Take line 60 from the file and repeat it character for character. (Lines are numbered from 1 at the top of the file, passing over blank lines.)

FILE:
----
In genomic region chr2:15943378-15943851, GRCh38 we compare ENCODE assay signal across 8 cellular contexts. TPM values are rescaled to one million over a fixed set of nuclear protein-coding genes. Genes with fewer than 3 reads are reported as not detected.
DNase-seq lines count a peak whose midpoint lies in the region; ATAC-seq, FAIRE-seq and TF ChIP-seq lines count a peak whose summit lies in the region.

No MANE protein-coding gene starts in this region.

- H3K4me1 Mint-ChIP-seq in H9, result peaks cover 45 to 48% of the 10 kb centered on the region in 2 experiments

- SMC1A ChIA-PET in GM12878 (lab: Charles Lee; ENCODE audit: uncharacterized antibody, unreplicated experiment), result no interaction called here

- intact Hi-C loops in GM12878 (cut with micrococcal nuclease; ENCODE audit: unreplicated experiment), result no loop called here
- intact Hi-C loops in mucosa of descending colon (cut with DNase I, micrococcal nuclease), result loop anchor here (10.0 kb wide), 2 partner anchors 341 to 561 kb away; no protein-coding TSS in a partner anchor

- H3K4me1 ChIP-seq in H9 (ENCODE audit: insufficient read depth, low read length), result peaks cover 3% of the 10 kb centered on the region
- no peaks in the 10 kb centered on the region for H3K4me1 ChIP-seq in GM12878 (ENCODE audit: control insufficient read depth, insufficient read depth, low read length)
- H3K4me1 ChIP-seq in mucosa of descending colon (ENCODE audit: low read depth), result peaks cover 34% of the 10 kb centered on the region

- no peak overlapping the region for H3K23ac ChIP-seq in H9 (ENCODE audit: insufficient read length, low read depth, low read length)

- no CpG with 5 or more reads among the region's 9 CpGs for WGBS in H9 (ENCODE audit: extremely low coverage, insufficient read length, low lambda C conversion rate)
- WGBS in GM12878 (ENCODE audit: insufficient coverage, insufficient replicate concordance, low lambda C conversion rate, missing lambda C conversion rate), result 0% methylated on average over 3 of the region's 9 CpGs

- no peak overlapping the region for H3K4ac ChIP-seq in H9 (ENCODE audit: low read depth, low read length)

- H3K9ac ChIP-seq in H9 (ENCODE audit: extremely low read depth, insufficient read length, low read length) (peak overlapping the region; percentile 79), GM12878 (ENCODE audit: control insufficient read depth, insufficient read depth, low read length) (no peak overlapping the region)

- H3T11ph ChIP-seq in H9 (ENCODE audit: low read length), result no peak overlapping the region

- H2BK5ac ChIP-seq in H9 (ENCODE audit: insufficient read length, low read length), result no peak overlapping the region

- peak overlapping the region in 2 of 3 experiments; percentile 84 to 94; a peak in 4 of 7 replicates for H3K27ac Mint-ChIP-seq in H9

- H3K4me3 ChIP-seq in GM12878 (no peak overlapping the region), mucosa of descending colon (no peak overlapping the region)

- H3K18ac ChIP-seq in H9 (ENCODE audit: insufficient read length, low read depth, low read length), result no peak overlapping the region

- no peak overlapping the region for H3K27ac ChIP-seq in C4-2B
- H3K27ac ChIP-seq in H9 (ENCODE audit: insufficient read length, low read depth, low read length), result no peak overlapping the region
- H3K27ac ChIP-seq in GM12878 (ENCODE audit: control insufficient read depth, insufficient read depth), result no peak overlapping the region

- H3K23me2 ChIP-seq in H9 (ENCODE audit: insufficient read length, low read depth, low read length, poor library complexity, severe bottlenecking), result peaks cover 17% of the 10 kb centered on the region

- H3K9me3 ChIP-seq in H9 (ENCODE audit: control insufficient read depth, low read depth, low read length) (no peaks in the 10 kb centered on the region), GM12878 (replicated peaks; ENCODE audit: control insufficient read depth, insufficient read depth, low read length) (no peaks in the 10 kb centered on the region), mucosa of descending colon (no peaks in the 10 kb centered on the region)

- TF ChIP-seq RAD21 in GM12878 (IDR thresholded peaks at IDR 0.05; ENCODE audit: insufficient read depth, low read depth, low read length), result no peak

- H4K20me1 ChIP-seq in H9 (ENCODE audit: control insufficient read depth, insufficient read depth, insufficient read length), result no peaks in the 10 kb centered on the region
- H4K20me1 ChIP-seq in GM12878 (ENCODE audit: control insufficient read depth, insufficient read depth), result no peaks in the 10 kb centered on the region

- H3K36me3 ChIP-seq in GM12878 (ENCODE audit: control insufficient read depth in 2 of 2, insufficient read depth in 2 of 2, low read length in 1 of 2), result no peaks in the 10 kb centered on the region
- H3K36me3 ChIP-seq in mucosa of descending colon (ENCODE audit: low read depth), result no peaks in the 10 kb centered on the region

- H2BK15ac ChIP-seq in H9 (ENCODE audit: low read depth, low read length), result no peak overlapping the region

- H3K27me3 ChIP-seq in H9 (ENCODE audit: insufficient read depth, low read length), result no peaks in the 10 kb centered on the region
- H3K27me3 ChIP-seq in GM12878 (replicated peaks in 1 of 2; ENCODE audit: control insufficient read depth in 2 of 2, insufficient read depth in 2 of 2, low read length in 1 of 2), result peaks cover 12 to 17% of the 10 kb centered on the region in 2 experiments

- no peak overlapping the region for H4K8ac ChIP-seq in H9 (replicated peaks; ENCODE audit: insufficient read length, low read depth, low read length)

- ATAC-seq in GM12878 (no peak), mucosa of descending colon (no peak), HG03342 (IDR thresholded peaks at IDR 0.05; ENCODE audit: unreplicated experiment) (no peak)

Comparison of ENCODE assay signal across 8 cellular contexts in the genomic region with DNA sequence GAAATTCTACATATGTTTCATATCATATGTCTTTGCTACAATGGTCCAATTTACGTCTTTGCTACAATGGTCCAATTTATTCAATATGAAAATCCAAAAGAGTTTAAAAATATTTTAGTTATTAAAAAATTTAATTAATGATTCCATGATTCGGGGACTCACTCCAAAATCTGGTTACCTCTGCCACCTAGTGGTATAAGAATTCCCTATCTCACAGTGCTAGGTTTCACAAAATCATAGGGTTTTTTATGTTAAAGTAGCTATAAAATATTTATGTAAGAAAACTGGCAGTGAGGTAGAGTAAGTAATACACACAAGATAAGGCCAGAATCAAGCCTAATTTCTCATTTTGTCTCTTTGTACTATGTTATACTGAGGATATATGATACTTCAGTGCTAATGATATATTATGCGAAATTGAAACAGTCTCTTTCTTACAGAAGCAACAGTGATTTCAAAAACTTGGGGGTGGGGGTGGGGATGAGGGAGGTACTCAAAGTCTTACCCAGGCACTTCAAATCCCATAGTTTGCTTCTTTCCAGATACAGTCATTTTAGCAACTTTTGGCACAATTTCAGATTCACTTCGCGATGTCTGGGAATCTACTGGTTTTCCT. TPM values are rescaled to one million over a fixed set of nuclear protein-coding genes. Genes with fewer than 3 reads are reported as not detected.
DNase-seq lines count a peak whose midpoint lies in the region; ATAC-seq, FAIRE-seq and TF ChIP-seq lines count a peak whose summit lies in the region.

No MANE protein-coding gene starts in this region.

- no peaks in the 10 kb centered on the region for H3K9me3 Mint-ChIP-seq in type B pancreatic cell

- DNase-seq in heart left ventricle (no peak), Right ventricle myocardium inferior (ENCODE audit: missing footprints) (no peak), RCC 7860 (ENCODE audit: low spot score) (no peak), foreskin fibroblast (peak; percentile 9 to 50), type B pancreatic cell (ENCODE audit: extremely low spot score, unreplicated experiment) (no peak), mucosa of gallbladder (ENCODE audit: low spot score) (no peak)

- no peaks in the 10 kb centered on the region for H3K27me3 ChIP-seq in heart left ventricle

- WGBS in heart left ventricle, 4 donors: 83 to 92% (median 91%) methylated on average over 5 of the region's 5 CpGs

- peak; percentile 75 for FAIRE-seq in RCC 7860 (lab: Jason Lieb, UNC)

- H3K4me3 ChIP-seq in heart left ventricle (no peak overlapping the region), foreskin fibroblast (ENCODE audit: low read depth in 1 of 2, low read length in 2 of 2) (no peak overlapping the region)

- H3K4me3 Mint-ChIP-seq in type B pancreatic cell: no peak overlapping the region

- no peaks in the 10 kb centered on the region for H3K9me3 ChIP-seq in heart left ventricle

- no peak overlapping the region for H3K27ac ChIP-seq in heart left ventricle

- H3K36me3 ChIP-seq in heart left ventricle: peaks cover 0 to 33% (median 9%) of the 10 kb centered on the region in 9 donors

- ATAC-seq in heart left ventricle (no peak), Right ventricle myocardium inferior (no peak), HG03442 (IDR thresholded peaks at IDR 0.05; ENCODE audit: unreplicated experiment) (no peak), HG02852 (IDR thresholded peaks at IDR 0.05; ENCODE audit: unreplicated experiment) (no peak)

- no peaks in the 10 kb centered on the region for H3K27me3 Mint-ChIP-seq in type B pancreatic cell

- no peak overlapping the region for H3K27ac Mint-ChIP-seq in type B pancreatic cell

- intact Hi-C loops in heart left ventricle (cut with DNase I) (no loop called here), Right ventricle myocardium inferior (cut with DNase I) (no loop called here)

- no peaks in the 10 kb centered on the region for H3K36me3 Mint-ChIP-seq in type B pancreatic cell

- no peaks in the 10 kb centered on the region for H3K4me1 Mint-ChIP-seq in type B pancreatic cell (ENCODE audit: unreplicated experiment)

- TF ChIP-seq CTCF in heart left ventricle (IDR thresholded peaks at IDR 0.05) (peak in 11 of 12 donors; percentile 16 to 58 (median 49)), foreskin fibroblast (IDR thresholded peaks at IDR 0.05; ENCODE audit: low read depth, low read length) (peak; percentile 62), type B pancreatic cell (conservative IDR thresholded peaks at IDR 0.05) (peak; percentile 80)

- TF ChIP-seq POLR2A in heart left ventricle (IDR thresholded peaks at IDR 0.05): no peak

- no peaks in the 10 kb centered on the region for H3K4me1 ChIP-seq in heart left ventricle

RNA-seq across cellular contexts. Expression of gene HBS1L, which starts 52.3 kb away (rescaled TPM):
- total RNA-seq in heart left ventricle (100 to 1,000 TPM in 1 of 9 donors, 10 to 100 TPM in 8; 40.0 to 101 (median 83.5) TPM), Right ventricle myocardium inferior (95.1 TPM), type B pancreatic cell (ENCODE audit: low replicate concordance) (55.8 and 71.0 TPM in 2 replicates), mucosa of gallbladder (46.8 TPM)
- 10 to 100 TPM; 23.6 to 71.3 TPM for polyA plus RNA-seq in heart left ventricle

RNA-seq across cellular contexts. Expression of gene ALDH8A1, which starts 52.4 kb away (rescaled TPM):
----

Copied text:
- 10 to 100 TPM; 23.6 to 71.3 TPM for polyA plus RNA-seq in heart left ventricle